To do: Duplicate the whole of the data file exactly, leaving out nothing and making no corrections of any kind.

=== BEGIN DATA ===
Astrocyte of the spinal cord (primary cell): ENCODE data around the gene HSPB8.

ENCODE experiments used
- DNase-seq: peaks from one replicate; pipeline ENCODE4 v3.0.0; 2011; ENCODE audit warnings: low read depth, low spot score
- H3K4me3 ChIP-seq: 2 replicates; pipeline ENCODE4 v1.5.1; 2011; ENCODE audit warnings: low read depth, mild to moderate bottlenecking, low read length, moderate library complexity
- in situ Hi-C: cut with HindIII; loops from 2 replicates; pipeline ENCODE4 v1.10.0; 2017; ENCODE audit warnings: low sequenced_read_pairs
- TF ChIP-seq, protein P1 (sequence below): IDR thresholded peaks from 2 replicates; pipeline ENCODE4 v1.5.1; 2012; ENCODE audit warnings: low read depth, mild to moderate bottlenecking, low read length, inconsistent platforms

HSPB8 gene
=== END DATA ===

Astrocyte of the spinal cord (primary cell): ENCODE data around the gene HSPB8.

ENCODE experiments used
- DNase-seq: peaks from one replicate; pipeline ENCODE4 v3.0.0; 2011; ENCODE audit warnings: low read depth, low spot score
- H3K4me3 ChIP-seq: 2 replicates; pipeline ENCODE4 v1.5.1; 2011; ENCODE audit warnings: low read depth, mild to moderate bottlenecking, low read length, moderate library complexity
- in situ Hi-C: cut with HindIII; loops from 2 replicates; pipeline ENCODE4 v1.10.0; 2017; ENCODE audit warnings: low sequenced_read_pairs
- TF ChIP-seq, protein P1 (sequence below): IDR thresholded peaks from 2 replicates; pipeline ENCODE4 v1.5.1; 2012; ENCODE audit warnings: low read depth, mild to moderate bottlenecking, low read length, inconsistent platforms

HSPB8 gene